Tensions between the two nations reached fever pitch as the US claimed Moscow was in violation of the treaty by deploying and having land-based medium range missiles in Europe. US President Donald Trump made the decision to terminate adherence to the 1987 arms control accord, known as the Intermediate-range Nuclear Forces Treaty (INF), senior administration officials said. The treaty bans either side from stationing short- and intermediate-range, land-based missiles in Europe. US Secretary of State, Mike Pompeo, confirmed Washington had pulled out of the 32 year old agreement, made at the end of the Cold War with Vladimir Putin‘s Russia on Twitter.
He said: “On Feb 2nd, 2019 the US gave Russia six months to return to compliance with the Intermediate-Range Nuclear Forces Treaty.
“Russia refused, so the treaty ends today. The US will not remain party to a treaty when others violate it. Russia bears sole responsibility.”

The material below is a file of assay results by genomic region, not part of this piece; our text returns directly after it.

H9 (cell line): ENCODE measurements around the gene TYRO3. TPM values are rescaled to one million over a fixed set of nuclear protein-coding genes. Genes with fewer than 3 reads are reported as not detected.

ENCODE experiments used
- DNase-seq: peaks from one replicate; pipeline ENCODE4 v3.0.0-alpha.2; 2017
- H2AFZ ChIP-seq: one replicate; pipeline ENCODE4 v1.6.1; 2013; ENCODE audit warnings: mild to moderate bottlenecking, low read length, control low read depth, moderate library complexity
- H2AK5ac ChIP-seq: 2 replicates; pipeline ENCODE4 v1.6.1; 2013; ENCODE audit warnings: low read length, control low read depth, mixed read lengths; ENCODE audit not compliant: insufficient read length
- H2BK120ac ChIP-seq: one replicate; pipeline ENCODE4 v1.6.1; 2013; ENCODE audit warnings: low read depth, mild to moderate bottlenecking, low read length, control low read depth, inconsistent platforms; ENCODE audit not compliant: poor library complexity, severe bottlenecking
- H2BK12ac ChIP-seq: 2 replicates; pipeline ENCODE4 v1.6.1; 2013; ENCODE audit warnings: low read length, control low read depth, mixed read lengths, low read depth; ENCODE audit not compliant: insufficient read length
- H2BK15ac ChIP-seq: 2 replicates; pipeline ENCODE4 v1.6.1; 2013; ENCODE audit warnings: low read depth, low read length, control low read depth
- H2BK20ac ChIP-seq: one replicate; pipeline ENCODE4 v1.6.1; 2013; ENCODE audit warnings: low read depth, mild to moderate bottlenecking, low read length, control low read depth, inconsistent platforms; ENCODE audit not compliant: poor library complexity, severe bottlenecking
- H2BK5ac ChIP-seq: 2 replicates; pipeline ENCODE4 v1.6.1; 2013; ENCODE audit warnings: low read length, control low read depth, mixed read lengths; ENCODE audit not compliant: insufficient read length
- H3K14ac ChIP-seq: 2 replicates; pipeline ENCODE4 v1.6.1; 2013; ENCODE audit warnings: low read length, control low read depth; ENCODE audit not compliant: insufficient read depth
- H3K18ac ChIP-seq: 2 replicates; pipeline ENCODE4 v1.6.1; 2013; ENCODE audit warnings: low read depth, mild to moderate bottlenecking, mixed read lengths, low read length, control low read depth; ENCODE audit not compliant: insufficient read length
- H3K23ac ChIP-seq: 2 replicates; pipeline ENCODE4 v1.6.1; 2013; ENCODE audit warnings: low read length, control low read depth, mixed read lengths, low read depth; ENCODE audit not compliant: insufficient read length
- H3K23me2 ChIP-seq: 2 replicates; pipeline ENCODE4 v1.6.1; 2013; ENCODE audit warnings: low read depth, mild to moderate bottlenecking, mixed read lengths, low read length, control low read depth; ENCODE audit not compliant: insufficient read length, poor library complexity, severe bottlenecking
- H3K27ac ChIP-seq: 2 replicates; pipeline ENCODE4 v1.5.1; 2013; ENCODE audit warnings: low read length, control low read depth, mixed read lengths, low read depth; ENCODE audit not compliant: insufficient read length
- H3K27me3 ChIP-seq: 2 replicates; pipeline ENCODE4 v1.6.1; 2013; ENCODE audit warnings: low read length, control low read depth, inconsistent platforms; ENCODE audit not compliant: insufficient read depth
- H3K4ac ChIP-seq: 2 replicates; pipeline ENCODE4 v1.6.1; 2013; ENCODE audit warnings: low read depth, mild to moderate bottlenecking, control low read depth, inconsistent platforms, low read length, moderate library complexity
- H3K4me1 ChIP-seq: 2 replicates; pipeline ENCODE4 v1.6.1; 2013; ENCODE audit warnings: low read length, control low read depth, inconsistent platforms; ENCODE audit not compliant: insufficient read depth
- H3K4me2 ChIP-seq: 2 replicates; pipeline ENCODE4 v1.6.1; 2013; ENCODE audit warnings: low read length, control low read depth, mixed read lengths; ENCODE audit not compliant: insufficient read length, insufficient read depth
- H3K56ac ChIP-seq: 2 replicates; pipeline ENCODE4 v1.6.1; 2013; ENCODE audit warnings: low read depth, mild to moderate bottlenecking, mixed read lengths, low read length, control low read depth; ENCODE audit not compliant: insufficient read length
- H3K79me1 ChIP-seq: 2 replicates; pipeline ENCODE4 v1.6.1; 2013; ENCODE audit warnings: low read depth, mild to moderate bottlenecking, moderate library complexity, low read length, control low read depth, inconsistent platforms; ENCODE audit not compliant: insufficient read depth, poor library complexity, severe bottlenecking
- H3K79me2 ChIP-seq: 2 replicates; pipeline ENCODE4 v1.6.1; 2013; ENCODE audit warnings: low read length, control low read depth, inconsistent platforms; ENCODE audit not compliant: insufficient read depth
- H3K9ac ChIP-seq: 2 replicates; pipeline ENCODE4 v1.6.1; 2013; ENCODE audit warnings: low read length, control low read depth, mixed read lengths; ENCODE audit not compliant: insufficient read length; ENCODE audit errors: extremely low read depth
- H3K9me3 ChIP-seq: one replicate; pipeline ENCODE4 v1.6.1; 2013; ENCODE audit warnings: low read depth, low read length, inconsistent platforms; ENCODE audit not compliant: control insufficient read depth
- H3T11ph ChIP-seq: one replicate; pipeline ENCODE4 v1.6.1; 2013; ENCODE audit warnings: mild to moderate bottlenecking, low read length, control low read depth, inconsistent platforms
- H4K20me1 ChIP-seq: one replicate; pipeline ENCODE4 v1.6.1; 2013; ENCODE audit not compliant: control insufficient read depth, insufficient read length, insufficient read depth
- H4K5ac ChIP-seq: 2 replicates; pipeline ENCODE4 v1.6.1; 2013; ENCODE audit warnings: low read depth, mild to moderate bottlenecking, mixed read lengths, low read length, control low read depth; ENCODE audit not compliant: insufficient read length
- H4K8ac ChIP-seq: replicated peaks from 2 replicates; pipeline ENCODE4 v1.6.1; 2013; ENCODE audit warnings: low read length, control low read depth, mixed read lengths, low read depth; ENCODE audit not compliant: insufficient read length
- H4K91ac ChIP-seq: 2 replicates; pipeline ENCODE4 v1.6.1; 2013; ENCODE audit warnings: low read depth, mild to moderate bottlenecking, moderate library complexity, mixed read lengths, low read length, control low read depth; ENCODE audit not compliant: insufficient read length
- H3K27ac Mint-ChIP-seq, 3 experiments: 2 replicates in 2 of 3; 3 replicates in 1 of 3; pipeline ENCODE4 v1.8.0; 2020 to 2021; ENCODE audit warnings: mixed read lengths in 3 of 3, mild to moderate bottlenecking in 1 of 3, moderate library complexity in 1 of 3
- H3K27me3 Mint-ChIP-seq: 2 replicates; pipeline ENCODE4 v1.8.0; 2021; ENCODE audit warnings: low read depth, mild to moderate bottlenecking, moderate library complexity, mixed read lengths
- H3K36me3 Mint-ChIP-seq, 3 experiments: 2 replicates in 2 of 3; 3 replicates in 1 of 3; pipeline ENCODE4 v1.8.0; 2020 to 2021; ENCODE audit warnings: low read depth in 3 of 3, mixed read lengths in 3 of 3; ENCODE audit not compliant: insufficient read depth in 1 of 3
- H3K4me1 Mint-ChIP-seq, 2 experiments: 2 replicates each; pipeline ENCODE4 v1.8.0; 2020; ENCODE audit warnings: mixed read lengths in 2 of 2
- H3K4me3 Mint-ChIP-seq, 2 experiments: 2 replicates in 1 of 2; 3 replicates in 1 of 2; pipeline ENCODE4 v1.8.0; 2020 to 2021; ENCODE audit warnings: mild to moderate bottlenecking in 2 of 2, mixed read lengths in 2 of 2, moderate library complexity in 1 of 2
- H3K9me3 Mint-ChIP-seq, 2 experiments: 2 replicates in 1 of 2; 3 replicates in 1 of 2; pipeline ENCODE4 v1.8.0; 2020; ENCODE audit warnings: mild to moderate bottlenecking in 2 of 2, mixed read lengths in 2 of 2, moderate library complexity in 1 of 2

Russia’s foreign ministry described the treaty as “formally dead” in a statemen and denies the allegation, saying the missile’s range puts it outside the treaty.
Vladimir Putin’s nation also accused the US of inventing a false pretext to exit a treaty Washington wants to leave anyway so it can develop new missiles.
Russia has also rejected a U.S. demand to destroy the new missile, the Novator 9M729 – known as the SSC-8 by the North Atlantic Treaty Organization.
The INF treaty, negotiated by then-President Ronald Reagan and Soviet leader Mikhail Gorbachev and ratified by the US Senate, eliminated the medium-range missile arsenals of the world’s two biggest nuclear powers and reduced their ability to launch a nuclear strike at short notice.
The treaty bans land-based missiles with a range between 310 and 3,400 miles (500-5,500 km).
The deal, signed between the two superpowers in 1987 aimed to keep nuclear missiles out of Europe.
t also banned missiles which had ranges of 310-3,400 miles.
The demise of the pact means…
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